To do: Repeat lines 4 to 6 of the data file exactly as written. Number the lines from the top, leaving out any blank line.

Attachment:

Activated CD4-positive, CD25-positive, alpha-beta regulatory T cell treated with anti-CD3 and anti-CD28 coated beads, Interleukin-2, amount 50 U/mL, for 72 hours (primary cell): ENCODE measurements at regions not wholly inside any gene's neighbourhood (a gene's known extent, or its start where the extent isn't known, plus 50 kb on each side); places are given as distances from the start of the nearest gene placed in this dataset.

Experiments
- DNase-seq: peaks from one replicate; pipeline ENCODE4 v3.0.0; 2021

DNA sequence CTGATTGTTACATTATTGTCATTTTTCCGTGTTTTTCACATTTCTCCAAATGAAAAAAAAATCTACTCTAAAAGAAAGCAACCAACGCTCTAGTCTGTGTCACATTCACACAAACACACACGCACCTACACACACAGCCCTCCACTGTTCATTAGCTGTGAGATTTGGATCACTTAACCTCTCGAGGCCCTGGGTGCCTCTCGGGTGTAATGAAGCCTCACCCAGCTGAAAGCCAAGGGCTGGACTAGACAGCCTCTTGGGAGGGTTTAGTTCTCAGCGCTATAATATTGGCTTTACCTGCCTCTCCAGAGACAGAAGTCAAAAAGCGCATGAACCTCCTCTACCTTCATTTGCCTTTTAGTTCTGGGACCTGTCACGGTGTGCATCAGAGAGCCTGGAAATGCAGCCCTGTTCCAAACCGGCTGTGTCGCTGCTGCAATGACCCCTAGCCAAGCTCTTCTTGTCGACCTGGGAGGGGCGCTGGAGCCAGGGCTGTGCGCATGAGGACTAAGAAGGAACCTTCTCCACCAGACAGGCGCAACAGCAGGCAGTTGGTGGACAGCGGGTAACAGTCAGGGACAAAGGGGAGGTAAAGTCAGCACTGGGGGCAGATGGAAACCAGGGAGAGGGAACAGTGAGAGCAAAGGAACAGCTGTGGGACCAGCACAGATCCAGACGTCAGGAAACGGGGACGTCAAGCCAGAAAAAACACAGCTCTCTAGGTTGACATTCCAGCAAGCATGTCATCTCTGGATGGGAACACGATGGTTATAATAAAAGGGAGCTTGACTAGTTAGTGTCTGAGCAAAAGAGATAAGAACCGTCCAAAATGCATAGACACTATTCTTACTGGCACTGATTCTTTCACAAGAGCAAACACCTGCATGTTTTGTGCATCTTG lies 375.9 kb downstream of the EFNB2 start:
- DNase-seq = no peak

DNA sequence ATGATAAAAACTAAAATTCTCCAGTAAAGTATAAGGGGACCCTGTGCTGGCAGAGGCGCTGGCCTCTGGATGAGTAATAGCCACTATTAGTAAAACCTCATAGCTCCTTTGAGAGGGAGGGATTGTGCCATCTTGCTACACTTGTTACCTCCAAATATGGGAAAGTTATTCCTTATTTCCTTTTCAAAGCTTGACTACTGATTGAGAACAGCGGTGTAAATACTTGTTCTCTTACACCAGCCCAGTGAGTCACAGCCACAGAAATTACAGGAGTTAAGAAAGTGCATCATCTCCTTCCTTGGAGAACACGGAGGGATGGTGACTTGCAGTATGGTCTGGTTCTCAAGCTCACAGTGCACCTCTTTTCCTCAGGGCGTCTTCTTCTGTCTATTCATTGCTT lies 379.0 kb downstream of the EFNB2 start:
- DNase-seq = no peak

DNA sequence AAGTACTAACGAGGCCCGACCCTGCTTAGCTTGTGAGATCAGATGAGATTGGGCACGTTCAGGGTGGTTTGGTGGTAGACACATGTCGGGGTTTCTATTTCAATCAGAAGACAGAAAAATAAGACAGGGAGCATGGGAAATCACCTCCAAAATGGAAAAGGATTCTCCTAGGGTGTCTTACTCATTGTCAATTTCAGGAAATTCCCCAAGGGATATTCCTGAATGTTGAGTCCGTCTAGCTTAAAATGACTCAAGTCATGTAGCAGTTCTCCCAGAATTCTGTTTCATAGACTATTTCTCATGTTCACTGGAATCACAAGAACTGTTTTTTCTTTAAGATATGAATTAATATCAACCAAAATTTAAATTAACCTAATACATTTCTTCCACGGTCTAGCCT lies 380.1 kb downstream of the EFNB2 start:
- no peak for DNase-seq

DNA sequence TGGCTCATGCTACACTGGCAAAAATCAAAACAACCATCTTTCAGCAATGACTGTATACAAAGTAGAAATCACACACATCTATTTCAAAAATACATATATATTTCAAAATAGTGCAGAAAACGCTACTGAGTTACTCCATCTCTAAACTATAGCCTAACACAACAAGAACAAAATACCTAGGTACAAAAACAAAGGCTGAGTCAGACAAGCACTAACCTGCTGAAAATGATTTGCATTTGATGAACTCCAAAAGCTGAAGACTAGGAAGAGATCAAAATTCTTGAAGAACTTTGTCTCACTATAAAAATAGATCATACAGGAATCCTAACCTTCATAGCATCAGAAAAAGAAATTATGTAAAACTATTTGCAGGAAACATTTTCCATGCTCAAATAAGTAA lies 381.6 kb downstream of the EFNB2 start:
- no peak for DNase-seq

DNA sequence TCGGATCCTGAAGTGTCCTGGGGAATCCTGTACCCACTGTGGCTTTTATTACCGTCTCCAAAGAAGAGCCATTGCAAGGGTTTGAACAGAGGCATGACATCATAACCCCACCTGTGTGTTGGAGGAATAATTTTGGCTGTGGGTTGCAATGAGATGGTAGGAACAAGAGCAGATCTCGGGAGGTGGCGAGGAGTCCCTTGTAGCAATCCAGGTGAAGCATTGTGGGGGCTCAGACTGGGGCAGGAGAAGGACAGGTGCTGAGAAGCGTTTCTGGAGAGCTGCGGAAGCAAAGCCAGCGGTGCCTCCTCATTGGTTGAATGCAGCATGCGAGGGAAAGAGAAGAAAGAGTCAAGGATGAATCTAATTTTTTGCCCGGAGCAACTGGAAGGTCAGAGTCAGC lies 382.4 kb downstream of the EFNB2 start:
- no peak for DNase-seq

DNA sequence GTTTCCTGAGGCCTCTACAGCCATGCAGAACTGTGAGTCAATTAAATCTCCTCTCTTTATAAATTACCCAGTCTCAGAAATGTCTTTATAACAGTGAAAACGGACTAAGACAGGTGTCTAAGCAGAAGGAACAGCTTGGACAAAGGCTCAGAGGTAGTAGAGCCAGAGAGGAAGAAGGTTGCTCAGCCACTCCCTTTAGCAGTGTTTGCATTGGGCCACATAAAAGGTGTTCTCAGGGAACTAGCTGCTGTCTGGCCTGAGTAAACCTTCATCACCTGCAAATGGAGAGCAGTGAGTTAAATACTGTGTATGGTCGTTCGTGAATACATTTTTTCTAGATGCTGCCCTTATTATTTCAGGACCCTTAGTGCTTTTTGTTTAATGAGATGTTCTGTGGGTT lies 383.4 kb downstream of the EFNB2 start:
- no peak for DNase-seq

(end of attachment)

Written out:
DNA sequence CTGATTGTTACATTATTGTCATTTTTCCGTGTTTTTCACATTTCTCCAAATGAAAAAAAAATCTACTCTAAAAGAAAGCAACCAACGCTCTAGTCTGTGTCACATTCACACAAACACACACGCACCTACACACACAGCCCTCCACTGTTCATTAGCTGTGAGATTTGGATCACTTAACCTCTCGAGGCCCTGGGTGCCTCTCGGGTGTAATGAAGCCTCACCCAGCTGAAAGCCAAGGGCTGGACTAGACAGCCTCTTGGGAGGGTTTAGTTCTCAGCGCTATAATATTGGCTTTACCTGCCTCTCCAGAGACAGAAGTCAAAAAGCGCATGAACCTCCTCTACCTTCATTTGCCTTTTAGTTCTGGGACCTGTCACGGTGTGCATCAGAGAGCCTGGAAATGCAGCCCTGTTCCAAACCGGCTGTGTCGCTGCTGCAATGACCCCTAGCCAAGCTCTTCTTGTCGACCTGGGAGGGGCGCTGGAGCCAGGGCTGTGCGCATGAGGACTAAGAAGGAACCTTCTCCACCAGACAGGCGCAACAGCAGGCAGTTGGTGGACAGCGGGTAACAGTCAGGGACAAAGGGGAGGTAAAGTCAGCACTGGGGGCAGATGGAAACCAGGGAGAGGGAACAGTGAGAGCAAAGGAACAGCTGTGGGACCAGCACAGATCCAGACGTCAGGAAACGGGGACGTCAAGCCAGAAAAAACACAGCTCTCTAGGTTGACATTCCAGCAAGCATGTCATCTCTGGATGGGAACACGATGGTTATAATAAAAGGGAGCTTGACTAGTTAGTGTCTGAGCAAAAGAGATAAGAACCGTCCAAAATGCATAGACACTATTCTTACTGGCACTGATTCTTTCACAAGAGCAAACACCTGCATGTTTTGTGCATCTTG lies 375.9 kb downstream of the EFNB2 start:
- DNase-seq = no peak

DNA sequence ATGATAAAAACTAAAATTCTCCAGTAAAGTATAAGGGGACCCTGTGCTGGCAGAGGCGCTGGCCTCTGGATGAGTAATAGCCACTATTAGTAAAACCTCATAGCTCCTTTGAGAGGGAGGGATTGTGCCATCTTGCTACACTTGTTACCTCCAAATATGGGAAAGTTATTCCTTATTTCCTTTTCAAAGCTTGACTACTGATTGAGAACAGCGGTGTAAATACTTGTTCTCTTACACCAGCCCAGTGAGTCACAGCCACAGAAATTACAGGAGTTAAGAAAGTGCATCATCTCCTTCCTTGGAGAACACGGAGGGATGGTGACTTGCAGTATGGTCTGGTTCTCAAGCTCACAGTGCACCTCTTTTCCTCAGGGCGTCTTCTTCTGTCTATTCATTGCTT lies 379.0 kb downstream of the EFNB2 start: